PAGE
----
Uitwaaien, IJsberen and Afbellen – they are all untranslatable
Every languages has them: untranslatable words. They describe a feeling or a certain action no other language can capture in just one single word. So, if you want to express yourself like a true native speaker, take a look at these 5 untranslatable Flemish/Dutch words:
Literally translates as “blowing out” and refers to a refreshing break outdoors in windy weather. A lot of people go for “uitwaaien” to the Belgian seaside because the wind there is almost always present.
When you’re sick sometimes the best and only thing you can do is “uitzieken”. Literally translates to “sick it out” or “outsicking” and means taking it easy until you recover and let your body heal all natural and by itself.
Pacing around in deep thought is what in the Dutch language is described as “ijsberen“. If you would translate this verb literally you would get: “Polarbearing”.
You can use “goesting” in many different contexts each with a different connotations. You can best describe it as a want, a need for something. You could have “goesting” in an ice cream, but maybe your friend hasn’t and he wants a waffle. So you end up buying both, that way everybody gets their “goesting”.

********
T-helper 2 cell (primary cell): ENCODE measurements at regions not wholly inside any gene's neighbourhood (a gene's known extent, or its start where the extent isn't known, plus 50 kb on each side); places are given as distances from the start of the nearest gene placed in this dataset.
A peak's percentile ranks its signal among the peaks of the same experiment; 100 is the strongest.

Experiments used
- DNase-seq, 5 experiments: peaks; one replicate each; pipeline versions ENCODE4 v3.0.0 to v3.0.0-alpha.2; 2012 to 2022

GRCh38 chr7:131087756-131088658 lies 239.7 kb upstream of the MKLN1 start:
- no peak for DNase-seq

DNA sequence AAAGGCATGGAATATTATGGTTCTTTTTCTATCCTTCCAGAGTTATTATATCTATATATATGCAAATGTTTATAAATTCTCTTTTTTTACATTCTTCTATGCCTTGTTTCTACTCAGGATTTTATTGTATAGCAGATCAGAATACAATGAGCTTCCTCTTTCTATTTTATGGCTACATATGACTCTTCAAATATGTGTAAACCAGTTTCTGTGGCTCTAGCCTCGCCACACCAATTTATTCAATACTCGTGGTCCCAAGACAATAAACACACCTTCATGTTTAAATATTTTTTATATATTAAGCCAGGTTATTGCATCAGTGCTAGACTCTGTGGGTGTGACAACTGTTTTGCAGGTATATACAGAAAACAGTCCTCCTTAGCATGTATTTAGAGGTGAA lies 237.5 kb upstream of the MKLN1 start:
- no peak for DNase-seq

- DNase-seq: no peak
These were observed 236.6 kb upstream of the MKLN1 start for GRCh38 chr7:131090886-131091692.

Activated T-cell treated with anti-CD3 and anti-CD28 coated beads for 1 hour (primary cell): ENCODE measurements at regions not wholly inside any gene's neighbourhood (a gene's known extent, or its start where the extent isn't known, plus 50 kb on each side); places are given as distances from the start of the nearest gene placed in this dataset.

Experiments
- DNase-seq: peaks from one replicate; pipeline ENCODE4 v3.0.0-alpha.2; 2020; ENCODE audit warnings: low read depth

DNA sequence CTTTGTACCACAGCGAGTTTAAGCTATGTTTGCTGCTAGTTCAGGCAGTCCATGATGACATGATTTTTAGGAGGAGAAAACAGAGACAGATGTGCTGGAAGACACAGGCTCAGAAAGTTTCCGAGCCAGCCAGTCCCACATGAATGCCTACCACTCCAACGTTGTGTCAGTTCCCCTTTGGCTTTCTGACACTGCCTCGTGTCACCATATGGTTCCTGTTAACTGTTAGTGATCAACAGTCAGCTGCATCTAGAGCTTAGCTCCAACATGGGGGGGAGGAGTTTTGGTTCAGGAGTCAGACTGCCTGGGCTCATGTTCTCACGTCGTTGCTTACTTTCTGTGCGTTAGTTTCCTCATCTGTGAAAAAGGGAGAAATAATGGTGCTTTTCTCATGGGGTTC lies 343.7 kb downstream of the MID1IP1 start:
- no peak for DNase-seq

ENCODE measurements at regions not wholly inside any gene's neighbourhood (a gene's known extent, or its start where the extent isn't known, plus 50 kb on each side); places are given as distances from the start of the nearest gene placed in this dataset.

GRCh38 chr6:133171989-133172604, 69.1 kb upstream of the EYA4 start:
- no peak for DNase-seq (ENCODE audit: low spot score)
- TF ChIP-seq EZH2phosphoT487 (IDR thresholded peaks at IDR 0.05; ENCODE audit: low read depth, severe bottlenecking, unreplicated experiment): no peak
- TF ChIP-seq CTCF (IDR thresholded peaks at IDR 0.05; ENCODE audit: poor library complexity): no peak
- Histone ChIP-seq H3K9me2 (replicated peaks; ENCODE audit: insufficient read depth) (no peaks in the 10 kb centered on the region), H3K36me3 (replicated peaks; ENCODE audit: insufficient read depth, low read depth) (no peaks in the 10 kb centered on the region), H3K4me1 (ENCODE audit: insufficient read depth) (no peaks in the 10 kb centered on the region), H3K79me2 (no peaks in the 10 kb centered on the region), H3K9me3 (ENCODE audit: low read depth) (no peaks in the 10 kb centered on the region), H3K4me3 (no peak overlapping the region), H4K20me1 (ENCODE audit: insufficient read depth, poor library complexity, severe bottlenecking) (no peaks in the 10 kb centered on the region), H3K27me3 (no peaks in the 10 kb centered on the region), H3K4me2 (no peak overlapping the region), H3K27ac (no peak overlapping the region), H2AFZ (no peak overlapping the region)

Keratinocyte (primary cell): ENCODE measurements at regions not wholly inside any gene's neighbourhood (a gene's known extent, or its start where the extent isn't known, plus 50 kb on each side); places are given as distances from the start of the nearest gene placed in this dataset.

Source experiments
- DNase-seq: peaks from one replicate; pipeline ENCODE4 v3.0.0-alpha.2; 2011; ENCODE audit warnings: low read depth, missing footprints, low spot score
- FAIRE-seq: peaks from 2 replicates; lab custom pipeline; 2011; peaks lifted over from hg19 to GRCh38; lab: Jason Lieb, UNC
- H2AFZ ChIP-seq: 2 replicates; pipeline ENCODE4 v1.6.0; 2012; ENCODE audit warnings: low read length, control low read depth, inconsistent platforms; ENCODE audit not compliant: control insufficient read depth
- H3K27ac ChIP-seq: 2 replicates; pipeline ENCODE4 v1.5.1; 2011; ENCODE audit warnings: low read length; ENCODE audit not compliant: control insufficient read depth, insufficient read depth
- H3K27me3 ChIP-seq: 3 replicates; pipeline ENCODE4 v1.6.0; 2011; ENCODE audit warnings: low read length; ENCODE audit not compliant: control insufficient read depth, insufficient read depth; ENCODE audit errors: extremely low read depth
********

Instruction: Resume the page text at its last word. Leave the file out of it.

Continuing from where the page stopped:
Afbellen can be literally translated as “offcalling” and means to cancel plans by phone.
Want to learn Dutch, but don’t know where to start? We’ve made a list of organisations and schools in Belgium that offer Dutch courses.
Learning a new language can be hard and sometimes overwhelming, take a look at one of these blog posts if you want to have some fun when learning Dutch:
12 Belgian movies you must watch when learning Dutch
Belgians love their idioms and when you translate them into English: they are weird and funny
15 Dutch words that will put a smile on your face
5 Dutch sentences to use during your Belgian job interview